The current fad for statistically detailed football information is a bit hard to swallow. All of a sudden, we are being inundated with complicated, convoluted figures on everything from how many yards Kevin Davies sprints in a match to whether Wayne Rooney would be more likely to buy a breakfast cereal if there was a free toy in the box.
Firstly, let’s get one thing straight; football doesn’t lend itself to statistics. Cricket does, as the whole game hinges on numbers. Baseball does, with its complex scoring system, immediately allocating individual responsibility for every event on the diamond. Football doesn’t; the only key figures are how many goals you score and how many bookings Nigel De Jong has got (or Mark Van Bommel ought to have).
Everything else is conjecture. One man’s own goal is another’s deflected shot. Want proof that we all see events differently in football? Who was at fault for Chesterfield’s goal in the 1997 F.A. Cup quarter final, then: Deryn Brace or Andy Marriott? If you ask ten Wrexham fans and get a consensus of opinion, I’ll be impressed.
We also have no history of statistical analysis to compare these figures to. A series of magical figures revolve around cricket, for instance; Gary Sobers’ 365, Jim Laker’s 19 wickets, Don Bradman’s failure, by the narrowest margin, to achieve an average of 100. We know if a bowler takes a wicket every eighteen runs, he’s good, and if he takes one every fifty he isn’t. But who knows what a cross handling percentage of 88.4% by Paul Robinson means? Nobody!
Football collects numbers in scorelines - England 4 West Germany 2, Wrexham 2 Arsenal 1 - but that’s it. We’re useless at keeping any other type of record - I remember Jermaine Defoe’s scoring run when he was on loan at Bournemouth. No one was able to agree what the record for consecutive league games scored in was until he had apparently passed it, and then it turned out that our very own Kevin Russell had managed one game more, and had held a record for thirteen years without anyone knowing! Once Defoe equalled that mark, it was discovered that a Manchester City player had managed it too. Who knows, maybe Michael Proctor scored in ninety successive games without any of us noticing!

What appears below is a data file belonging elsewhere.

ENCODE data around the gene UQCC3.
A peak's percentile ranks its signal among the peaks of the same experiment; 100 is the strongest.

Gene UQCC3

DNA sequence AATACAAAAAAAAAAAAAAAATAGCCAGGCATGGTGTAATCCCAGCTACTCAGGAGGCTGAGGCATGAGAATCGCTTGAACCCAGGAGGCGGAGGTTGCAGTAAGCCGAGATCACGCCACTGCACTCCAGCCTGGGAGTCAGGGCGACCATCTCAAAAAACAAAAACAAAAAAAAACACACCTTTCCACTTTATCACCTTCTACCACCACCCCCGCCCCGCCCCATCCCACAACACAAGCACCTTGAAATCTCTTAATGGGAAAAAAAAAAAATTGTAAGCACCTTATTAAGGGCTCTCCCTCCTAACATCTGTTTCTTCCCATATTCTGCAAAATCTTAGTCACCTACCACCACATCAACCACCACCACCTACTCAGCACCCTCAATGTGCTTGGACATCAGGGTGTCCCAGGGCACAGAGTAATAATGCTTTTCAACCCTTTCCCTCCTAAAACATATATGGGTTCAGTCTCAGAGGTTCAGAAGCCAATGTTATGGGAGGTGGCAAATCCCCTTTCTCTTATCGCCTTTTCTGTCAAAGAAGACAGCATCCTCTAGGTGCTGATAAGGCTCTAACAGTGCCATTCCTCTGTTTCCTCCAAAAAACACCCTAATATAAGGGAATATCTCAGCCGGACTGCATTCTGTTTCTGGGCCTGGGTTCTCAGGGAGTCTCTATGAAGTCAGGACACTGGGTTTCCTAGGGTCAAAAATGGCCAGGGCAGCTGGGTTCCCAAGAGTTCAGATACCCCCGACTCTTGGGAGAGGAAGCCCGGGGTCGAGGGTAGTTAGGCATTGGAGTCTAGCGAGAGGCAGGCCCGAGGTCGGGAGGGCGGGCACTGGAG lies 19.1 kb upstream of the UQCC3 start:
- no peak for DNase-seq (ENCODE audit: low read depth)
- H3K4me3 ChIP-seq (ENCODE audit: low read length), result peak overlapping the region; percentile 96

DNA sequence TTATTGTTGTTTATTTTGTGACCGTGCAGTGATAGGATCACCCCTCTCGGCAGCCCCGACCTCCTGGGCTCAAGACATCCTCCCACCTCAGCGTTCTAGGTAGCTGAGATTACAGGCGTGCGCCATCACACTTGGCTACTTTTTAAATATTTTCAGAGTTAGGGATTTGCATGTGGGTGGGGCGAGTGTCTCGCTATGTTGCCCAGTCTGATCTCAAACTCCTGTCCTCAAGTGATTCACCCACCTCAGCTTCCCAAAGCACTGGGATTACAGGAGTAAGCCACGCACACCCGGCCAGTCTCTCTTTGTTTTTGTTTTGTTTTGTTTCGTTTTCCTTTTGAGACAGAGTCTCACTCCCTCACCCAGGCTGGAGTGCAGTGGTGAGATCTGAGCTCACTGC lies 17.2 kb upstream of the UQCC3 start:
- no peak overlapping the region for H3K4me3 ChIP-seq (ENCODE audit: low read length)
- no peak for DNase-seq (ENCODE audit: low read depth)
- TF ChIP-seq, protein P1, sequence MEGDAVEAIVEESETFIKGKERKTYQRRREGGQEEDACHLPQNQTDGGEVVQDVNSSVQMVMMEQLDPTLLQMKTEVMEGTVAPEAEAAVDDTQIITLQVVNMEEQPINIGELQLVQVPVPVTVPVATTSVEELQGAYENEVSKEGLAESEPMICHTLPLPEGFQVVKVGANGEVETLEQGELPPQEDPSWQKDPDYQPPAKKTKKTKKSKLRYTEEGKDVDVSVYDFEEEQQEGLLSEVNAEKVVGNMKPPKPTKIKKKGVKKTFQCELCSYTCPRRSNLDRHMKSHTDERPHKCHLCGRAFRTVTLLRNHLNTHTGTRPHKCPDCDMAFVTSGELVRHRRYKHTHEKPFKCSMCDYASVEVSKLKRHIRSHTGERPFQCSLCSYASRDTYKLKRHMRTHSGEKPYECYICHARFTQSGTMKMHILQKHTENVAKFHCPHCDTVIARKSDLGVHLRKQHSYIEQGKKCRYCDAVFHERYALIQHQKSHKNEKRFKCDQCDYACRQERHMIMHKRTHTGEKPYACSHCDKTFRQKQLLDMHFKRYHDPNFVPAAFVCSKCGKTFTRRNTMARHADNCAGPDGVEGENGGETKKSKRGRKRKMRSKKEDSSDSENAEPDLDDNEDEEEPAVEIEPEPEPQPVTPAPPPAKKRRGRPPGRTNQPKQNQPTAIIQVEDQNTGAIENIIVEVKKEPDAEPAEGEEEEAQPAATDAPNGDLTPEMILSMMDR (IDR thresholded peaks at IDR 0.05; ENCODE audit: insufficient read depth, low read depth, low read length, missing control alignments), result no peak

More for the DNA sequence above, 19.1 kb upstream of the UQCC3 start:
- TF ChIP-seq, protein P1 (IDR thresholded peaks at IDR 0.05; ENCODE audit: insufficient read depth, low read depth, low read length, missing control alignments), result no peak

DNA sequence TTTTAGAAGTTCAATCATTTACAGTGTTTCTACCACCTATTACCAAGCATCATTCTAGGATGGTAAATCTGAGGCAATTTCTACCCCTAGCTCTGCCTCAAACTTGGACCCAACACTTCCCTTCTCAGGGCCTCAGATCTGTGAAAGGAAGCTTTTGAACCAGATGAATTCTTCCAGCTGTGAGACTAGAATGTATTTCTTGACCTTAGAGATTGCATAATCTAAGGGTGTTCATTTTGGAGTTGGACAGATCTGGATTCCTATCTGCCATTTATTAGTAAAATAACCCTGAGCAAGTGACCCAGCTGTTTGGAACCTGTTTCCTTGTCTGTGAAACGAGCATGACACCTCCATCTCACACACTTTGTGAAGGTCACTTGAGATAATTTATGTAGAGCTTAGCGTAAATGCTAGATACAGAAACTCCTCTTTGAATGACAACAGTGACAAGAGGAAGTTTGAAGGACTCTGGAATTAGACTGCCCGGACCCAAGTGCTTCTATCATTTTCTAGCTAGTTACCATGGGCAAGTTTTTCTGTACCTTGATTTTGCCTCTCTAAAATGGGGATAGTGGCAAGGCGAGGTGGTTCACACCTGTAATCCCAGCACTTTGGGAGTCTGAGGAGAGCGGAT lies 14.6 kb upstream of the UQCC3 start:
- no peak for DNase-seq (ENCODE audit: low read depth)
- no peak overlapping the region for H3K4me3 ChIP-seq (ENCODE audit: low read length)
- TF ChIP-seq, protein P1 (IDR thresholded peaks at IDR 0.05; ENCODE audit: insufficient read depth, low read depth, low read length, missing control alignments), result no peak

The fact is that a lot of these highly impressive stats are totally bogus. A player might have more goals than anyone else in the history of the Premiership, but that only started in 1992! And while the player with the most Champions League appearances also holds the record for the most appearances since the European Cup began, that's because the league format means they play every other week!
The other issue here is just how revealing these figures are. Defenders often have the best passing percentages, because half their passes are five yard square balls between themselves with no opponents within twenty yards. Even Richard Hope could manage that!
You can’t trust the figures either! I spent a wonderful afternoon at Colchester a few seasons back listening to some guys trying to collate these figures in the Layer Road press box. Apart from the fact that they couldn’t keep up with play, and to their growing irritation missed every other throw in and free kick, they had no idea who the Wrexham players were, and therefore credited all Darren Ferguson’s actions to Lee Roche, and vice versa! I can’t help looking with some scepticism at these figures since then.
However, before I get too comfortable on my high horse, I must confess that in the statistics section of the Supporters Association website I reveal such essential facts as Tommy Bamford scored at a rate of 0.48 goals per game more than Jack Boothway. But won’t knowing that fact contribute to your enjoyment of Saturday’s game?